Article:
Tortoise shell have medical use
Healing thanks to turtle shell and dried gecko?
Munich, September 8, 2020.
TCM preparations from endangered wild animals also available in Europe
In Traditional Chinese Medicine (TCM), components from wild animals such as turtles, geckos and seahorses are still used - also in Germany, Switzerland and Luxembourg. This was the result of research by the animal and species protection organization Pro Wildlife. The organization refers to the increasing species protection problems that go with it, because alternative healing methods have been booming for years. "The larger the international sales market, the more wild animals fall victim to being processed into 'medicine'", worries Dr. Sandra Altherr from Pro Wildlife. "We are observing a deadly pull in new ways." The organization works with the International Society for Chinese Medicine (Societas Medicinae Sinensis) to raise awareness among TCM doctors and to reduce the use of preparations made with wild animals. The random research by Pro Wildlife shows: Even in TCM practices in Germany and Switzerland, turtle shells or seahorses are used to heal ailments such as impotence.
Alternative healing methods are booming - so is the demand for wild animal preparations
TCM practices can now be found in every major German city. 90 percent of the substances used in TCM preparations are of herbal nature and of the remaining 10 percent with animal components, some are based on farm animals. But even a small proportion of formulations with wild animal ingredients can result in an immense species protection problem in view of the huge and globally growing market. Population growth, increasing purchasing power and a boom in TCM are also generating increasing demand outside of China. “Millions of tokehs have been processed into medicine in the last few years alone - a need that cannot be met by breeding and that is causing the gecko population to collapse,” says Altherr.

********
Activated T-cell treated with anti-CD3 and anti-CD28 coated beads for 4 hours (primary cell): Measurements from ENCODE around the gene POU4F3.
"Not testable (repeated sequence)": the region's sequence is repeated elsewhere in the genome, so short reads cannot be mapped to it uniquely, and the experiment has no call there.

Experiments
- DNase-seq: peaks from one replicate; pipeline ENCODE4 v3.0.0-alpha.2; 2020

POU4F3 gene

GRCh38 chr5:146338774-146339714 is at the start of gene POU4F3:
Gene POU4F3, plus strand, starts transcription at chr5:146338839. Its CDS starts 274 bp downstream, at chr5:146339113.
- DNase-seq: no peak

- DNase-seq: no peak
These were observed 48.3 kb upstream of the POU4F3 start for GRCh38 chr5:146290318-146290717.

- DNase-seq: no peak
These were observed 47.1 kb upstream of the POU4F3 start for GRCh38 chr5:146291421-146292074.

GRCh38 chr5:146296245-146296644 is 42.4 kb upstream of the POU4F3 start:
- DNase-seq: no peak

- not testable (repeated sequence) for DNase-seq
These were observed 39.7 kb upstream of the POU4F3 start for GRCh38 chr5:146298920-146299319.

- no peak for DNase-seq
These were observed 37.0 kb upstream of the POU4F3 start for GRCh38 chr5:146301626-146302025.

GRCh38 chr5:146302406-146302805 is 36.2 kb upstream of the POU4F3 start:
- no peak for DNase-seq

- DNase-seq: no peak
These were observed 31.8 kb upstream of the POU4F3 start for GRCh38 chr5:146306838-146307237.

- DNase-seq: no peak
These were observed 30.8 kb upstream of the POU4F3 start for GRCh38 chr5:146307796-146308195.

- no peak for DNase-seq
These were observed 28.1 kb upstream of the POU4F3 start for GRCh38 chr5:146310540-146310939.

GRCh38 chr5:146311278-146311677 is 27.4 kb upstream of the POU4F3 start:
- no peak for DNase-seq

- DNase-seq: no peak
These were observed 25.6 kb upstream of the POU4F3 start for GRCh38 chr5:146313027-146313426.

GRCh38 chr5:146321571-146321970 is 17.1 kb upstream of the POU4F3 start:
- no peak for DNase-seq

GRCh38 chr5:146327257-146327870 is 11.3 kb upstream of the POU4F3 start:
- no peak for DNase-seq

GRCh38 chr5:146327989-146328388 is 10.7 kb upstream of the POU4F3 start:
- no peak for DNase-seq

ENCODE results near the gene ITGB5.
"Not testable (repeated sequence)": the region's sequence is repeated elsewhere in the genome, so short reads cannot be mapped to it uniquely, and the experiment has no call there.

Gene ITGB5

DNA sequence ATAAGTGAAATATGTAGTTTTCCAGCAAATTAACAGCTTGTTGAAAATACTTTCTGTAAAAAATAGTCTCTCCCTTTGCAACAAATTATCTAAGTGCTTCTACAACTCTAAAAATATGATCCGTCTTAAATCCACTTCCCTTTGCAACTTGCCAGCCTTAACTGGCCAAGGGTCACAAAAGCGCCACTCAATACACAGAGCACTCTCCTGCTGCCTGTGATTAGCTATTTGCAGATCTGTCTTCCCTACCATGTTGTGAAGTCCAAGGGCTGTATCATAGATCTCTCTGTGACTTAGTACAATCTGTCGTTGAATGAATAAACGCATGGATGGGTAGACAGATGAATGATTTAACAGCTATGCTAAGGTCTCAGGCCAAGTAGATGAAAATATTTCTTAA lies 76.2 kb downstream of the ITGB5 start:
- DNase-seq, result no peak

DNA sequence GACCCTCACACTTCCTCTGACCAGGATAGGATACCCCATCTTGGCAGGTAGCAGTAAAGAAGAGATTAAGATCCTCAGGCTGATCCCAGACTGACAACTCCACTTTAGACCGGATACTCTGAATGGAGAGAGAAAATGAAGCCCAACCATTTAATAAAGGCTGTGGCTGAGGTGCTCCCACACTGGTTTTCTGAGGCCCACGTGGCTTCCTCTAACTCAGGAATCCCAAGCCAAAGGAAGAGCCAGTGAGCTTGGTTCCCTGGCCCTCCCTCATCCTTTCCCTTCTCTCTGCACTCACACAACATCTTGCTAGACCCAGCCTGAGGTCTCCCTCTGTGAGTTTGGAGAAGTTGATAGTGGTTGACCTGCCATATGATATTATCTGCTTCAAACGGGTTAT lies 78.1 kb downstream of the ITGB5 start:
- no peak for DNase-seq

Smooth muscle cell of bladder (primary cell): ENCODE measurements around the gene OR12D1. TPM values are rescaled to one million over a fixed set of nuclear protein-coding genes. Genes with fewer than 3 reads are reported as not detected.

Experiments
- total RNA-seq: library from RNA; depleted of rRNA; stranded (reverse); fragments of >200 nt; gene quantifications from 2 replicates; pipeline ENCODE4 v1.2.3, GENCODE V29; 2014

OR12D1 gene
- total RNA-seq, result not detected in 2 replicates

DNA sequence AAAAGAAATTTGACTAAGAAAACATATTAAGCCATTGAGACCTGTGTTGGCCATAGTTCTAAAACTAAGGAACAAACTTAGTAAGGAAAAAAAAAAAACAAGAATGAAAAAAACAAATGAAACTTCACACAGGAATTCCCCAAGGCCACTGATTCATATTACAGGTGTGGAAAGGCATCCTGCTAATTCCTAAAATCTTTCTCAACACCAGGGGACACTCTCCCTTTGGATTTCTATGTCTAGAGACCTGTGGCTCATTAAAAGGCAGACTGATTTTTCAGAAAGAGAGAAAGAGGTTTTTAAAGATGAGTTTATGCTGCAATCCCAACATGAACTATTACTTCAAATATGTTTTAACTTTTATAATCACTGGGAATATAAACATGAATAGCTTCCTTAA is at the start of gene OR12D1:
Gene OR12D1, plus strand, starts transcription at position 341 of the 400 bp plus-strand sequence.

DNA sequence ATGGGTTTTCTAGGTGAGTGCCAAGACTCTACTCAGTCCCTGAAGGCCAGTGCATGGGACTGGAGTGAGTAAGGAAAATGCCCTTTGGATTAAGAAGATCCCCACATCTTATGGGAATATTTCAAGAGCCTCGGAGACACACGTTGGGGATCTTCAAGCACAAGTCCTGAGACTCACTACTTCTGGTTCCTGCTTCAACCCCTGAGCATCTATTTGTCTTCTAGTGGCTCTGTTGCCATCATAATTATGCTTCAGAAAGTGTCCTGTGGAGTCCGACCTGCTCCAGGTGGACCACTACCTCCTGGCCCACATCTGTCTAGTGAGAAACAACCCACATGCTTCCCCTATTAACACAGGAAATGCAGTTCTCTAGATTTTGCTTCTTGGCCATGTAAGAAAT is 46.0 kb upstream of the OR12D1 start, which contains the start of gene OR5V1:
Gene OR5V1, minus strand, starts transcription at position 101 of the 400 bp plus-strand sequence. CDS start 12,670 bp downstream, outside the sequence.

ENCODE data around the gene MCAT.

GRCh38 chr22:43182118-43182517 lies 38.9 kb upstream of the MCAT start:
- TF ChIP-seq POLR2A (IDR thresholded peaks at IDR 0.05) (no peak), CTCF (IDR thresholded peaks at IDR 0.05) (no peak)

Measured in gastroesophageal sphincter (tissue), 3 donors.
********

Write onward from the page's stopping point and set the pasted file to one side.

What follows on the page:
Treatments with powders and pastes from rare wild animals are also available in Europe
The TCM offers with wild animals are sometimes advertised quite openly on the Internet - and not traded under the counter: During their research, the animal and species protection organization came across a Munich TCM practice that recommends turtle shells ("Gui Ban") against irregular bleeding , or a Swiss TCM doctor who uses seahorses ("Hai Ma") against impotence and incontinence. These threatened fish have been subject to international trade restrictions since 2007 (CITES Appendix II **). In the course of its research, the organization also identified a Chinese-German TCM academy based in Rheinbach, North Rhine-Westphalia, which has been offering courses in TCM for several years. She even has rhinoceros (“Xi Jiao”), tiger bones (“Hu Gu”), bear bile (“Xiong Dan”) and pangolin (“Chuan Shan Jia”) in her online drug list. These are all animal species that are protected in Appendix I of CITES and for which an international trade ban applies. “It is a scandal that a TCM center training here in Germany is still promoting such internationally strictly protected species as medicinal preparations. Should the academy even use these preparations, this would be a violation of international species protection law, ”emphasizes the Pro Wildlife expert. Pro Wildlife also came across a Luxembourg online pharmacy that sells the preparation “Zuo Gui Wan” against night sweating and hair loss, which contains, among other things, turtle shells (“Gui Ban”). Even on Ebay, TCM preparations with Tokeh ("Ge Jie") can be added to the digital shopping cart with a click of the mouse.
TCM is sponsored by the Chinese government
The government in China is very interested in expanding traditional Chinese medicine in other countries as well - it stands for the Chinese way of life and is a popular counter-model to western conventional medicine. Accordingly, President Xi Jinping is actively promoting international expansion, among other things as part of his strategy of a "new silk road", through which the infrastructure in and trade relations with more than 60 countries in Asia, Europe and Africa are to be expanded. The restriction of the wildlife trade in China as a result of the Corona crisis explicitly does not affect TCM. It was not until June 2020 that the Chinese government announced plans to introduce a law to ban “false or exaggerated claims” about traditional Chinese medicine.
** CITES = engl. Abbreviation for the Washington Convention on the Protection of Species; Appendix II means international trade restrictions
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